A church on a canal in the north of Venice will be the venue for Scotland's show at the world's biggest visual arts festival next year.

The artist Rachel Maclean, known for her surreal, colourful and disturbing film works, will present the Scotland + Venice show at the Chiesa di Santa Caterina in the Cannaregio area of the city for the Venice Biennale.

The deconsecrated church is a different venue from the Palazzo Fontana used by Graham Fagen for the Scottish presentation in 2015, which stood on the banks of the Grand Canal.

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Maclean's solo show of work will be centred around a major new film commission.

Her work has been commissioned and will be curated by Alchemy Film and Arts, in partnership with Talbot Rice Gallery and the University of Edinburgh.

The producers of the film will be Barry Crerar; a production company recently set up by producers Rosie Crerar and Ciara Barry.

Rachel Maclean said: "The Chiesa di S. Caterina is a beautiful venue, filled with so much history and power.

"I’m incredibly excited to create a new work that will transform this space - and provide a new context for my work.

"I’m also thrilled that Barry Crerar have been selected to produce the new commission, and look forward to working closely together over the coming months!”

Amanda Catto, head of visual arts at Creative Scotland, speaking on behalf of the Scotland + Venice Partnership, said: "The dramatic and historic space that Chiesa Santa Caterina will be an excellent venue for Rachel’s work.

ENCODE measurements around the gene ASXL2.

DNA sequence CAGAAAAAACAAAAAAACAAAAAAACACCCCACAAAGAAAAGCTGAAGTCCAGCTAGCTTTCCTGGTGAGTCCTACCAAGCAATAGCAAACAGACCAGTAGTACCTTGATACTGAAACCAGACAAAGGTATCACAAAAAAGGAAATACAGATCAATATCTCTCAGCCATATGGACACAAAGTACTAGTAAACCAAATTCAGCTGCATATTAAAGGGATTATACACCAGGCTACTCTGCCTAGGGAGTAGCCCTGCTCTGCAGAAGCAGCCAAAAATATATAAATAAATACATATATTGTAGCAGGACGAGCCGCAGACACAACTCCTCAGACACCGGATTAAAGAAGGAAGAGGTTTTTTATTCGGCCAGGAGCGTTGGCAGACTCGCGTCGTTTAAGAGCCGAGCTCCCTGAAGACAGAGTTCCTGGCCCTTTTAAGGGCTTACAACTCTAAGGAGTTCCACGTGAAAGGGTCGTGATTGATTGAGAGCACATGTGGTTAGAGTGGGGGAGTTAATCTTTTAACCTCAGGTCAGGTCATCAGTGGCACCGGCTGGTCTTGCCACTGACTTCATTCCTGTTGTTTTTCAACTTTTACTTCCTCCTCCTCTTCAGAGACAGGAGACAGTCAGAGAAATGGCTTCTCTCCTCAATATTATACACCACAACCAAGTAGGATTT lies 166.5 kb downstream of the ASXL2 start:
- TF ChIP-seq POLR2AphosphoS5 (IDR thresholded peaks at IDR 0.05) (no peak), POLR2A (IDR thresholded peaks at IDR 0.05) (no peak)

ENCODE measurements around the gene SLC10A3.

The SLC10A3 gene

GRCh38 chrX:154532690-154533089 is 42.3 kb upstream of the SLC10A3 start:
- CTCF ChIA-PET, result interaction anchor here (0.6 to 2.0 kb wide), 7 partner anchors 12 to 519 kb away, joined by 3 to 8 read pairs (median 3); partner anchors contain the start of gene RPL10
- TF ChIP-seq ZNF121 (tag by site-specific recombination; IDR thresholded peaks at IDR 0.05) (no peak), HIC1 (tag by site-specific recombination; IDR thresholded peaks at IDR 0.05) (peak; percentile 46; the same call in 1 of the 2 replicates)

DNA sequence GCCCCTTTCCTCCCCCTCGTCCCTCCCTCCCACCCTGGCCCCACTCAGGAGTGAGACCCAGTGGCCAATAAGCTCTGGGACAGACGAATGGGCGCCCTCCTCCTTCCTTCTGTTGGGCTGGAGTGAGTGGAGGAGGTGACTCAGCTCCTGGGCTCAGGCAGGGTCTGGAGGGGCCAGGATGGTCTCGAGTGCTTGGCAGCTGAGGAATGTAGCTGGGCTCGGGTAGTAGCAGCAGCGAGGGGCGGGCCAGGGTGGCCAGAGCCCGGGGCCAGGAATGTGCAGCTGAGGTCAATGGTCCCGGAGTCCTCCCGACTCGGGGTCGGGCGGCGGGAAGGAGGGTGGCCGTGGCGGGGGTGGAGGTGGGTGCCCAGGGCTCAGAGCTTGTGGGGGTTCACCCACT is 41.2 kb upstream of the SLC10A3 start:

"A former church in a beautiful location, the venue has scope for huge impact, and provides Rachel with an unprecedented opportunity to develop new work in an exceptional context.

"We look forward to welcoming visitors from across the world during the 6 months that the exhibition will be showing."

Maclean creates art films which mix themes of surrealism, fantasy, social and personal identity, with special effects, sometimes highly coloured day-glo worlds, elaborate sets, high art and popular culture.

One of her recent films, Feed Me, was purchased for the National Gallery of Scotland and the galleries described the "nightmarish, candy-coloured" world she created as "elaborate, beautifully realised...and extraordinary".

Ms Maclean, who was born in Edinburgh and graduated from Edinburgh College of Art in 2009.

She said she is already inspired by the historic connection between Venice and masks, and in particular those worn by plague doctors.

The artist said: "I've already been thinking about the plague masks, and the plague victims, and setting the film partly in a contemporary setting and partly in the 17th century - continuing the theme of my work being neither in one place or the other."

The Biennale is considered one of the world's top showcases for contemporary art.

More than 33,000 people visited the Scottish show, by Graham Fagen, at the 56th international art exhibition in Venice in 2015.

The Biennale itself drew more than 500,000 visitors to the famous canal city, as well as the world's media: more than 8000 journalists.